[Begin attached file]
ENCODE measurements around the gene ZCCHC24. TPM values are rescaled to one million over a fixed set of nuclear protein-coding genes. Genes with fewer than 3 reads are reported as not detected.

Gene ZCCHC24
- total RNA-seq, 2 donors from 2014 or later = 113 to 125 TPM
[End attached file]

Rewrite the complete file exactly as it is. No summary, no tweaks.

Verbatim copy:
ENCODE measurements around the gene ZCCHC24. TPM values are rescaled to one million over a fixed set of nuclear protein-coding genes. Genes with fewer than 3 reads are reported as not detected.

Gene ZCCHC24
- total RNA-seq, 2 donors from 2014 or later = 113 to 125 TPM